It is one of the main reasons why Disney wanted them. BuzzFeed is a media/entertainment company, no different than Disney. Its news operation is as relevant as ABC News is relevant to the larger Disney empire — it gives them a nice cachet and pretensions of being a real news company. It is not — and that is a good thing. And that is what makes it worth so much money that an astute investor like Dixon (trust me, he is!) thinks he can make money. Even a modest IPO helps them win big on this investment — though they don’t expect modest returns on any of their investments. (I might be a premature, but a Yahoo+BuzzFeed merger with Jonah running the show would make a lot of sense sometime in the future.)

The risk for a company like BuzzFeed is that attention is fleeting and viewers are whimsical and fickle. They can move onto something new as quickly as they embraced BuzzFeed. How big of a risk? I don’t know — people still are using Yahoo and people still listen to radio. The other risk is algorithmic. BuzzFeed is very reliant on other platforms for growth and ability to engineer attention. Facebook is known to tinker with its algorithms and destroy businesses in the process.

Google with a few little tweaks were like a gently breeze that knocked down many house of cards including red hot content farm, Demand Media. BuzzFeed is in a lot less risky position — its fortune isn’t tied to just one social platform (though I suspect Facebook is their sugar daddy) and can tap into multiple platforms such as Pinterest and Tumblr.

The big question is how they are going to scale their revenues using native advertising. The risk for native ads is that at scale they can lose potency, much like the more traditional banner ads. As such I have mixed feelings about native advertising, so it would be interesting to see what BuzzFeed does to scale, because it would actually create a template for the traditional news houses. The good news for BuzzFeed — it now has money and thus time to experiment and come up newer & bigger sources of revenue and profit. 

Caffè Sospeso

After spending a long, hot day in Florence, I took a taxi back to the little village deep in the heart of Tuscany. During the long journey, I got into a conversation with our driver, Francesco, who was quite a wise man. A well read Florentine, he was articulate about the history of the region and also about Italy.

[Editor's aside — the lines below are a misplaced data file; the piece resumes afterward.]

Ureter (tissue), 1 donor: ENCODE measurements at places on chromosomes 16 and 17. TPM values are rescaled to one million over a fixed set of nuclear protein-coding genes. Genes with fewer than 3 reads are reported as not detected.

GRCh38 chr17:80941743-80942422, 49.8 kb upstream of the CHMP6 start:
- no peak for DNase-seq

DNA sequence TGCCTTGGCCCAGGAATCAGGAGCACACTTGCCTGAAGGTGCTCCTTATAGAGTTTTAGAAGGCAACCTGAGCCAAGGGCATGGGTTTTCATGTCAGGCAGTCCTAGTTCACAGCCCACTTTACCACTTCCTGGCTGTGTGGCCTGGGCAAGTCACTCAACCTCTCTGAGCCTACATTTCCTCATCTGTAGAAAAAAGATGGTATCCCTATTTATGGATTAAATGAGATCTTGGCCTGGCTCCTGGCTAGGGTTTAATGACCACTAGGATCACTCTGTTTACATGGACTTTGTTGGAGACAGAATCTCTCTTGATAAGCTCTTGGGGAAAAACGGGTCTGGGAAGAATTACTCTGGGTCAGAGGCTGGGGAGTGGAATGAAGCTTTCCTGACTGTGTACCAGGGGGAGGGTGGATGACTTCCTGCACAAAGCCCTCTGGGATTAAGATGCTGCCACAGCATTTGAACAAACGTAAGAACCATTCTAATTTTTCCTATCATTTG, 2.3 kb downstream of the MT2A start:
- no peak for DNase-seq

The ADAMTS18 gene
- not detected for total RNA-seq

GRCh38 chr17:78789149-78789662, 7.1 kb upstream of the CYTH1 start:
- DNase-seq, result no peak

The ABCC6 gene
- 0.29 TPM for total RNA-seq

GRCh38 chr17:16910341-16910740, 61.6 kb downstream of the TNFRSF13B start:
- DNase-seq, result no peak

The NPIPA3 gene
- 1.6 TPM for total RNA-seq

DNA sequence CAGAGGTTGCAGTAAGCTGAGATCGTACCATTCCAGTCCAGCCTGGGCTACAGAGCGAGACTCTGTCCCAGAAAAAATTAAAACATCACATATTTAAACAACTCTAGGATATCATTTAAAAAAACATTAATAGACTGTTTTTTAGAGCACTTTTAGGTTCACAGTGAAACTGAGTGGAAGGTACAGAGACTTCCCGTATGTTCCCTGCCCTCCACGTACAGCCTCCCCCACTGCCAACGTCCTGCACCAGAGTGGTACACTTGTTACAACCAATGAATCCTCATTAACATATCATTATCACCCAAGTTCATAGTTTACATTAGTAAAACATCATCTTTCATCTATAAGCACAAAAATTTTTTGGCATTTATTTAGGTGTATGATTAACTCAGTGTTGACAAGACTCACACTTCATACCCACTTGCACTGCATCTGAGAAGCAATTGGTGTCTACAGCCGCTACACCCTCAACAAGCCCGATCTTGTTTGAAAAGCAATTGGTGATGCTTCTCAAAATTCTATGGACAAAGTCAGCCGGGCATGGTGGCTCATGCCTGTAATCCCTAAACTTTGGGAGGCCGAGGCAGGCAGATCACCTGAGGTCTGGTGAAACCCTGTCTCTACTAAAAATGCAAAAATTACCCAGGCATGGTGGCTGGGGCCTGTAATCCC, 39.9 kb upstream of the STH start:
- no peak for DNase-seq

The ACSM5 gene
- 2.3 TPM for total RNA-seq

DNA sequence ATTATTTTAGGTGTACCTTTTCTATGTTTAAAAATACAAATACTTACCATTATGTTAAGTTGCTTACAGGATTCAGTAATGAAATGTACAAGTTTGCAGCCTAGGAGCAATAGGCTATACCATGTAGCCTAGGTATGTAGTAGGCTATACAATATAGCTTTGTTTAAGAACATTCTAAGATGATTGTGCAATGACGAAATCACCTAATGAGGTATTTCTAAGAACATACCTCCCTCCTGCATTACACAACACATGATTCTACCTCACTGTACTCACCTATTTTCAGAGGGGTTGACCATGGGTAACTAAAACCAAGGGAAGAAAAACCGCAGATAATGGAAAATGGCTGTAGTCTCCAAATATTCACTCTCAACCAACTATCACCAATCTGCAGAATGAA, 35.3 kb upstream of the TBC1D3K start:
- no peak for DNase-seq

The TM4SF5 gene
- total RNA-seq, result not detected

Obviously, we talked about local tailors and shoe makers, but we both agreed, that Naples was something else when it came to jackets and shirts. And during our long journey he told me about a concept that totally resonated with me. Francesco, who had spent sometime in Naples, pointed out that in that you can anonymously buy a cup of coffee for someone who can’t afford to pay for one.

This concept of “pending coffee” is called “caffè sospeso.” In Italian it literally means “suspended coffee.” You can read more about it on Wikipedia. I think this concept needs to be imported by coffee loving West Coast cities such as Los Angeles, Portland, and San Francisco.

These cities are host to some of the top coffee establishments in the world and the coffee here is not cheap. While many can afford the $3 espressos or $5 lattes, there are many more who are less fortunate than us. If the coffee establishments were willing, I am happy to help spread the coffee cheer.

While in time I might forget a lot of the details about that hot summer day in Florence, I am less likely to forget Francesco, for during that late night drive through hills of Tuscany, I learned a small but vital lesson — always be looking out for those less fortunate than you.

Recommended Reading: Meanwhile, check out this article about the future of Iced Coffee and how Blue Bottle Coffee plans to scale its artisanal coffee ethos. BBC is backed by True Ventures, so take it with a pinch of salt. However, the writing by The Atlantic deputy editor Alexis Madrigal is lyrical and worth reading.

Photo Credit: All Rights Reserved by Helena Price.